Trochus niloticus Linnaeus is a large heavy Top Shell with a lot of internal mother-of-pearl which has, in the past, been commercially exploited for use in button-making. Hence its common name of Button or Pearly Top Shell. The numbers are reduced now but shells are still found washed ashore. The examples shown here were photographed on Normanby Island near the Great Barrier Reef off the coast of Northern Queensland in Australia.
The island is a nature reserve and nothing can be removed. Whatever lives there, or is found there, stays there – so that it can be enjoyed by all subsequent visitors. Hidden among the trees on the island is a table top covered with some of the unusual or colourful treasures that have been picked up on the beach – comprising clams, cowries, cones, corals, cuttle bones, conchs, helmet and turban shells. The collection also includes several worn and faded specimens of this large Pearly or Button Top Shell – but none as splendid and intact as the ones I found (and left) on the strandline.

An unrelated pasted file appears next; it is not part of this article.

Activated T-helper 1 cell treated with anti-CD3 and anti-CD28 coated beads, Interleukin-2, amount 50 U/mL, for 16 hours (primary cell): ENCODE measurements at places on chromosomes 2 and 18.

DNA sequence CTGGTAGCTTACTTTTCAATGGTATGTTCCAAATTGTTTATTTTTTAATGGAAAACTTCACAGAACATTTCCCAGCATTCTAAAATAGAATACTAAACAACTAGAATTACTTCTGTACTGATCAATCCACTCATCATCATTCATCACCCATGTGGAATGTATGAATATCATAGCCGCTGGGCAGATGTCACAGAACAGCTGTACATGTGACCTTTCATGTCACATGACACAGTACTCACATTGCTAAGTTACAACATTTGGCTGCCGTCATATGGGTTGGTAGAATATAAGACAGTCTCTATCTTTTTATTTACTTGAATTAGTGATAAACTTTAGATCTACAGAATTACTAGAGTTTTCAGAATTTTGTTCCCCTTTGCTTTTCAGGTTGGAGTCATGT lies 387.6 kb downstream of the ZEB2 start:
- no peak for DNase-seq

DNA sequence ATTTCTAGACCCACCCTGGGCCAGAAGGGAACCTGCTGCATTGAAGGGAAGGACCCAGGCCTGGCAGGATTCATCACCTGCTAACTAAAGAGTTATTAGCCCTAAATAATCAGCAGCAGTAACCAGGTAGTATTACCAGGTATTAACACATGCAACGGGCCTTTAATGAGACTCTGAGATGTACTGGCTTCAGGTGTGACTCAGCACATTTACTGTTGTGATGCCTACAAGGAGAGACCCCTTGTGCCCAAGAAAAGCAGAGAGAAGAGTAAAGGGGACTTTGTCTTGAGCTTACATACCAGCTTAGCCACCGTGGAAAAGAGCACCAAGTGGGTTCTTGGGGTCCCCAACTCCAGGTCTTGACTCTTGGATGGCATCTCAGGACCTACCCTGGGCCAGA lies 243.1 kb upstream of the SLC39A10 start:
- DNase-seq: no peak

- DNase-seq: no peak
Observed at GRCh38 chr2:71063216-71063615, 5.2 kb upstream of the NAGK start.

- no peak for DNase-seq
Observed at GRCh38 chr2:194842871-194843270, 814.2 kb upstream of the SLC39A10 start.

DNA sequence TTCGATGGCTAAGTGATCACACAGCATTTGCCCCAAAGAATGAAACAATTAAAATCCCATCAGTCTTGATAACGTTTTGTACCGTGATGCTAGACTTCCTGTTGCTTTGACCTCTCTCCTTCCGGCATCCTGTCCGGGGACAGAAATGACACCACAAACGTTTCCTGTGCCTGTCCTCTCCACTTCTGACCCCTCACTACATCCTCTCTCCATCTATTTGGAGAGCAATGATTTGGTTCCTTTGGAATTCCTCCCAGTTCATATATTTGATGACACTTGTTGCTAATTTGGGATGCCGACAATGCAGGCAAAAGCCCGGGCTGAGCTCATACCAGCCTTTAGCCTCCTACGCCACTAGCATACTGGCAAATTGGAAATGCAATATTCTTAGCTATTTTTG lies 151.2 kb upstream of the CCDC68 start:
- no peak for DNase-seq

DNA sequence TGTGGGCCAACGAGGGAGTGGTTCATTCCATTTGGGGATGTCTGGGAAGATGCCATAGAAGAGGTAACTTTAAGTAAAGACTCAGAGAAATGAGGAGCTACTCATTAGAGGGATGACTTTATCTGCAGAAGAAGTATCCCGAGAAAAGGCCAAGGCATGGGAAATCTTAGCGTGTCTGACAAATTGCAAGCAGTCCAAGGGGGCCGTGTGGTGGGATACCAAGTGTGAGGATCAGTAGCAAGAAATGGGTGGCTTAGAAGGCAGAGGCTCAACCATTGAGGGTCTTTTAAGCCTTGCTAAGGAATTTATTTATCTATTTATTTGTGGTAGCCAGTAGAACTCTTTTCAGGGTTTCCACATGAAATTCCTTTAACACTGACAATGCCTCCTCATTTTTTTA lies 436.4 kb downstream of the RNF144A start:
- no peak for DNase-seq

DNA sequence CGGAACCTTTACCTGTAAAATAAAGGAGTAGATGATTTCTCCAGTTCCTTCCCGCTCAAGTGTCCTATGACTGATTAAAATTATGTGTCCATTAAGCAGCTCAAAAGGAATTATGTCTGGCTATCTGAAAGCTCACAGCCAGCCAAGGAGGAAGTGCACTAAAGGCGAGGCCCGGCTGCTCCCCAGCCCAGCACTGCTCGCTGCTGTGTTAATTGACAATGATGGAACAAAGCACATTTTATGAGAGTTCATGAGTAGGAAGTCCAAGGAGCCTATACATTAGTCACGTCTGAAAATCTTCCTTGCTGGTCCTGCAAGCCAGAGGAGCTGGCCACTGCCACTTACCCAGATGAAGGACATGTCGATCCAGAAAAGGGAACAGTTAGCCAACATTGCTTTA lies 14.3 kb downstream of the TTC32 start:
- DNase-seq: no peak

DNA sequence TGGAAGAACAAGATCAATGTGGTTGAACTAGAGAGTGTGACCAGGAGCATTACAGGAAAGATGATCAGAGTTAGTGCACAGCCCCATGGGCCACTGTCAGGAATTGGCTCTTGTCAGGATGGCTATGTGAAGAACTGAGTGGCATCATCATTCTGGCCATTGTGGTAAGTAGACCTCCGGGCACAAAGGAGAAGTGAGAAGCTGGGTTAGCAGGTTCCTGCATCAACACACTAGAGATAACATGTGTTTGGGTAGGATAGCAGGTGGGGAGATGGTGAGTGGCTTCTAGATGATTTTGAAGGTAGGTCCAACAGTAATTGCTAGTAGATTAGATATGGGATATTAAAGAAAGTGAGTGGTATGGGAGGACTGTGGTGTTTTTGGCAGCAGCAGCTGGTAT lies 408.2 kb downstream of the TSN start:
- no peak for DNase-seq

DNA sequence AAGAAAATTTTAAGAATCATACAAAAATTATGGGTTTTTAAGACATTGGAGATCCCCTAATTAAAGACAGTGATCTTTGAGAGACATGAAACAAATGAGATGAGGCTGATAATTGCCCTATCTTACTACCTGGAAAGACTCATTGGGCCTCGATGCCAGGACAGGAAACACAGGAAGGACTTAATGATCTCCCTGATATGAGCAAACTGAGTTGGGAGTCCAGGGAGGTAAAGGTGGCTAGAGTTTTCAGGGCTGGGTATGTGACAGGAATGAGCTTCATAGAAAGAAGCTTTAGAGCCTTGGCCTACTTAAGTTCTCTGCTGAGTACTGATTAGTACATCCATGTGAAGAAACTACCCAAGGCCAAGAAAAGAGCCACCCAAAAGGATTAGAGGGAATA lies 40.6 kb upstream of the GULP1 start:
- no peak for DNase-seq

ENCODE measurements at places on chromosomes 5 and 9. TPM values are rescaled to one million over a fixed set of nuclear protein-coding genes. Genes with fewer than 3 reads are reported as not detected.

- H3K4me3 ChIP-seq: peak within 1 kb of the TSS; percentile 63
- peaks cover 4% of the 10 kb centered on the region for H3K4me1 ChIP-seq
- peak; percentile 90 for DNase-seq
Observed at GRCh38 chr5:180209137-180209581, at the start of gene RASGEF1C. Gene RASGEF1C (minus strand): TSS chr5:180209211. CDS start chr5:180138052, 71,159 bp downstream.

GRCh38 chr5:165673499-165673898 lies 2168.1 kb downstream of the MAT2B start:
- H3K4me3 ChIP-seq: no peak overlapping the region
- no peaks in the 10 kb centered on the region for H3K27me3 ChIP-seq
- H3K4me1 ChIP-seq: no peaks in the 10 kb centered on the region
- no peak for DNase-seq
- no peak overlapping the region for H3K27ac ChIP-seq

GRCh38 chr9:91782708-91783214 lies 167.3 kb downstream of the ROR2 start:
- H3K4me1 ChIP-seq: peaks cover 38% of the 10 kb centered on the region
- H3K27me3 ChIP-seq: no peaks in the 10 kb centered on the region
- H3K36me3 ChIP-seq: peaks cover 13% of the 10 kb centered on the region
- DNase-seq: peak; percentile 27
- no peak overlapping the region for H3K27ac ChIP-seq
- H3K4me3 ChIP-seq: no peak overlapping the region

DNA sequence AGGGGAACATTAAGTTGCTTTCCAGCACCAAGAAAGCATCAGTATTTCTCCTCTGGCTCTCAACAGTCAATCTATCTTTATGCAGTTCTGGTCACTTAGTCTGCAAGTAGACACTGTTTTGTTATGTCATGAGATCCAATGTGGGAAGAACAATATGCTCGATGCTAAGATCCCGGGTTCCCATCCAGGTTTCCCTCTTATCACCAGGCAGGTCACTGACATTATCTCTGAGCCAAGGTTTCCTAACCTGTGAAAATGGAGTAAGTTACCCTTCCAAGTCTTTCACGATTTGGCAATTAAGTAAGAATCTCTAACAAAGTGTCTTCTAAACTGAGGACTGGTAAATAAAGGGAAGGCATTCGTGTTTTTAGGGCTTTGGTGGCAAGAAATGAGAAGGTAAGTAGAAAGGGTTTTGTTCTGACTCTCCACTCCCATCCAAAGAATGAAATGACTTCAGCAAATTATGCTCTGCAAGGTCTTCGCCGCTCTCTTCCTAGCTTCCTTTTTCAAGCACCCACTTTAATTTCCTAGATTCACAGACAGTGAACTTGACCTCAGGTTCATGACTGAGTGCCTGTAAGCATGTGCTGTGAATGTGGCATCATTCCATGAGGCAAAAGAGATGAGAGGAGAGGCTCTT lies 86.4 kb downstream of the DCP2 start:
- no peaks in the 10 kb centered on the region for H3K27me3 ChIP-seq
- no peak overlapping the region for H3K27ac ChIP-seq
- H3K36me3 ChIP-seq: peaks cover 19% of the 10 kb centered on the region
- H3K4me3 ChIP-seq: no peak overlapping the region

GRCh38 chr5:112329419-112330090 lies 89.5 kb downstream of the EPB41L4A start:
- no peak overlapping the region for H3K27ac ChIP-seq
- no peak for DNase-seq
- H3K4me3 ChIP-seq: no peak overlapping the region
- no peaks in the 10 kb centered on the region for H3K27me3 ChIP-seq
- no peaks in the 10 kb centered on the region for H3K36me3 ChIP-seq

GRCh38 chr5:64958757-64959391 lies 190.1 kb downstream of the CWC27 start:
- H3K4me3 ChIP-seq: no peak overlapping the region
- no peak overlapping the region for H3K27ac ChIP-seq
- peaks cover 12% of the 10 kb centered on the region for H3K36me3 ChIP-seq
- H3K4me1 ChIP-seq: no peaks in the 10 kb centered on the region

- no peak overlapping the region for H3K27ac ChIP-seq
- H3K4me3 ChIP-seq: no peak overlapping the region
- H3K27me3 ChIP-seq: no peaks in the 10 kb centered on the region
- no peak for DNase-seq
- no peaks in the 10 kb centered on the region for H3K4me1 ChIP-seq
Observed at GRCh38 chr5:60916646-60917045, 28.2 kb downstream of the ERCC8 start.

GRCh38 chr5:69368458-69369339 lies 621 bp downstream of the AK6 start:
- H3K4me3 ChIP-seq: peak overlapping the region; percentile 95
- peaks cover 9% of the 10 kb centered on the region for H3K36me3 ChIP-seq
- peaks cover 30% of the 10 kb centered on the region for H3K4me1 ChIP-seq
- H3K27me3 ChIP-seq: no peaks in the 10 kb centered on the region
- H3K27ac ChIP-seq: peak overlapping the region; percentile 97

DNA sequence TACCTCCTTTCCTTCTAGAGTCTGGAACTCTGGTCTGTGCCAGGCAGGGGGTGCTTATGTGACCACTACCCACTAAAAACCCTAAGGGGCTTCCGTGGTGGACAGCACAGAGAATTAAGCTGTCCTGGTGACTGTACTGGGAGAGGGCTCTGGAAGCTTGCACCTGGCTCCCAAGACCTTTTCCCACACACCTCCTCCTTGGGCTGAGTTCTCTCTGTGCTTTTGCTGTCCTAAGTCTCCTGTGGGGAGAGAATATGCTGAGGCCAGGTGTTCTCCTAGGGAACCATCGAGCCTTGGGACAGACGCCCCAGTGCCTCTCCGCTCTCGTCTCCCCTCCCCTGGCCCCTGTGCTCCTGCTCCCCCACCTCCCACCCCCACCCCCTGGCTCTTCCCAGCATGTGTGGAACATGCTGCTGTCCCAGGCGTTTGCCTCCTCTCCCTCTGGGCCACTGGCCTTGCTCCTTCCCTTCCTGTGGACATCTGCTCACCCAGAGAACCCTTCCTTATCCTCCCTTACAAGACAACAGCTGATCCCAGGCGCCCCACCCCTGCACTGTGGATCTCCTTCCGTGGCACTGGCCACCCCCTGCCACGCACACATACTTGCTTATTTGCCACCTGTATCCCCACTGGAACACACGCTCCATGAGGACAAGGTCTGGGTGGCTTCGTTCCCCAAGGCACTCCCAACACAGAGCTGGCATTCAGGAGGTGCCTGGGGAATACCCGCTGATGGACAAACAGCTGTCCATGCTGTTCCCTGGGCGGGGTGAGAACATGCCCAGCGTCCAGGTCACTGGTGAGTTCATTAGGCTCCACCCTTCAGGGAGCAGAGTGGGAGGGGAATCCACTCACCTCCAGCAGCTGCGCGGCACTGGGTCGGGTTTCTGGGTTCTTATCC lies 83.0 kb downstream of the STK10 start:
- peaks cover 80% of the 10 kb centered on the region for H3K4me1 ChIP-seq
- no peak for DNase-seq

COPYRIGHT JESSICA WINDER 2013
All Rights Reserved
2 Replies to “The Big Button Shell”
With global warming expect to see these in the Gower before 2100. 😉
You could be right, Ian!